When one commuter boarded Seattle's D line bus, a fellow rider was astonished at her insistence in finding a window seat.
But Eclipse really needed that window seat. She's a two-year-old black lab-mastiff mix, and she knows to watch for her stop, the dog park, where she meets her owner Jeff Young.
The first time Eclipse took the bus by herself, Young had not yet finished his cigarette when the bus arrived. Rather than wait for her human to finish what he was doing, Eclipse jumped on the bus alone and took a window seat. When the bus stopped at the dog park, she knew to get off.
Young, only a few minutes behind on another bus, met up with Eclipse at the park. Since then, Eclipse has been known to hop on the bus by herself and wait for Young to catch up. Though Young was surprised the first time this happened, it has become part of their routine now. "Probably once a week I get a phone call," Young told KomoNews.com. "'Hi. I have your dog Eclipse here on Third and Bell.' I have to tell them, 'No, she's fine. She knows what she's doing.'"
Eclipse is not the first animal to prefer the comfort of modern public transportation. From birds on a train to goats on a bus—adaptable animals are learning how to get around our expanding cities.
Some are domestic—like cats—but coyotes, monkeys, and other wild species have also found their way onto public transportation.
Birds on a train? Believe it. Pigeons have been known to take the A Line on the New York City subway. According to a 2002 New York Times article, when trains lay over at Far Rockaway Station at the end of the line, pigeons walk onto the trains in search of crumbs.
"But being pigeons, they do not listen for the announcement that the train is leaving, and the doors close on them. They ride generally for one stop, exiting as soon as the doors open again," the Times reported.
But they're not total bird brains: The article reported that a train conductor would see them promptly fly back to the Far Rockaway terminal for more free food. (See National Geographic's bird pictures.)
Talk about getting your goat—an owner in Multnomah County, Oregon, was asked to retrieve her pet goat after it escaped and hitched a ride on a Portland school bus in 2008.
The goat was "taken into custody by transit police for lack of proper fare," Portland news station WCSH reported, citing a Multnomah County Animal Control official.
Also in 2008, in Mahoning County, Ohio, news station WFMJ reported on a pet goat that would follow its owner onto a school bus—giving new meaning to the term "new kid on the block."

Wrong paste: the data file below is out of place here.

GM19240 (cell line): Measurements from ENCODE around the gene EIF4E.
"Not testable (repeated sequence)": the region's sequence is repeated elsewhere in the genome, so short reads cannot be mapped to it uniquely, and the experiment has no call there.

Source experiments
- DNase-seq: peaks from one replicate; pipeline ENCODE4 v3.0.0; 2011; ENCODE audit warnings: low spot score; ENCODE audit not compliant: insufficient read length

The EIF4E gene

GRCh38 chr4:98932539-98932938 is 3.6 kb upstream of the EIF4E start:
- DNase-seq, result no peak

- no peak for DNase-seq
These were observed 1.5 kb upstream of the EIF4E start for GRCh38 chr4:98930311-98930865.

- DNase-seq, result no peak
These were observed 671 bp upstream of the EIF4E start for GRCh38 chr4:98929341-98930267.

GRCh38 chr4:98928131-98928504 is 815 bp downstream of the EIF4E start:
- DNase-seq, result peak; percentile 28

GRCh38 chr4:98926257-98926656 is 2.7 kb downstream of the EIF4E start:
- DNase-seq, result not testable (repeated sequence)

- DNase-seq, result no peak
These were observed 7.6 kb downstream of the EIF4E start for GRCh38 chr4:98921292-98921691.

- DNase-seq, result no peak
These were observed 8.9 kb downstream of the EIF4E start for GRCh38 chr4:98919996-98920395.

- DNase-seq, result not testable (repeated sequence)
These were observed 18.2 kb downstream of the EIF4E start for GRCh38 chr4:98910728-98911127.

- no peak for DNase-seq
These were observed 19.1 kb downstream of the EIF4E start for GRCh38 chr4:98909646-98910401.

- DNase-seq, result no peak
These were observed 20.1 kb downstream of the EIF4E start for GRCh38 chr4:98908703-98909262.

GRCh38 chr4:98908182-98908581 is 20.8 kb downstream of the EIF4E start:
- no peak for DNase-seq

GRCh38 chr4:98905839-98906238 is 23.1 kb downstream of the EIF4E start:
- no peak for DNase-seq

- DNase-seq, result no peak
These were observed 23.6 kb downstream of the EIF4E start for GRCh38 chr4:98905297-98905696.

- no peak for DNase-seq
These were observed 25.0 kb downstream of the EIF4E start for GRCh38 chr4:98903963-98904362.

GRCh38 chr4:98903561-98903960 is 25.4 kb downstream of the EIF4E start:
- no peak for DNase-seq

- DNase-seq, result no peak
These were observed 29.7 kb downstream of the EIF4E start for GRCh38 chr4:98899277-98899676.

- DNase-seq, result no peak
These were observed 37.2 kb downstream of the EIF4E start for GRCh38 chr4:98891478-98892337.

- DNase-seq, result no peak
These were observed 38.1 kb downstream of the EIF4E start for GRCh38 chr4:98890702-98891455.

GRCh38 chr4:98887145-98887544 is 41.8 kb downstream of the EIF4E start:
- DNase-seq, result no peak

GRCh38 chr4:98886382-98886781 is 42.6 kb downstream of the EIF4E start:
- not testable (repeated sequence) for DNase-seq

Wily as ever, the coyote has taken to city life, increasingly popping up in urban areas from Chicago to New York.
The predators are versatile—eating everything from shoe leather to fruit—and adaptable, shifting their normally daytime schedules to night to adapt to city life, experts say. (See city pictures.)
In 2002, a coyote hopped on the light rail at the airport in Portland, Oregon, and got comfortable on a seat—but wildlife specialists removed and released it before the train took off.
Even so, the sneaky interloper is forever immortalized in a song: Sleater-Kinney's "Light-Rail Coyote."
Take Macavity, the kitty who would get on a busy bus at the same stop in Walsall every morning, and then jump off at the next stop not far down the road—which just happens to be near a fish-and-chip shop, the Daily Mail reported in 2007.
"I suppose he is the perfect passenger really—he sits quietly, minds his own business, and then gets off," passenger Paul Brennan told the paper.
Then there's Casper the commuter cat, which BBC News reported in 2009 was a regular on a bus near its home in St. Budeaux, England. Sadly, Casper died in 2010 after being hit by a car while crossing the road to board the bus, according to the Daily Mail.
A commuting feline named Dodger liked to sit in laps as he rode the bus around Dorset, England, the Daily Mail reported in 2011. His owner suspects the cat was attracted to the warmth of the bus and recently vacated seats.
Delhi has a monkey on its back—well, make that several thousand. The Indian city's rhesus monkey population is exploding, bolstered by people who feed the critters, which are considered living representatives of the Hindu god Hanuman, according to a 2012 article in the New York Times.
The emboldened animals have also overrun parts of the city. According to the Times, the animals "treat the Indian Parliament building as a playground, have invaded the prime minister's office and Defense Ministry, sometimes ride buses and subway trains, and chase diplomats from their well-tended gardens."
This monkey videotaped on the Delhi metro looks like a regular commuter, responsibly holding on to the banister and settling into a seat.
Tell us: Have you seen an animal getting around in an unusual way?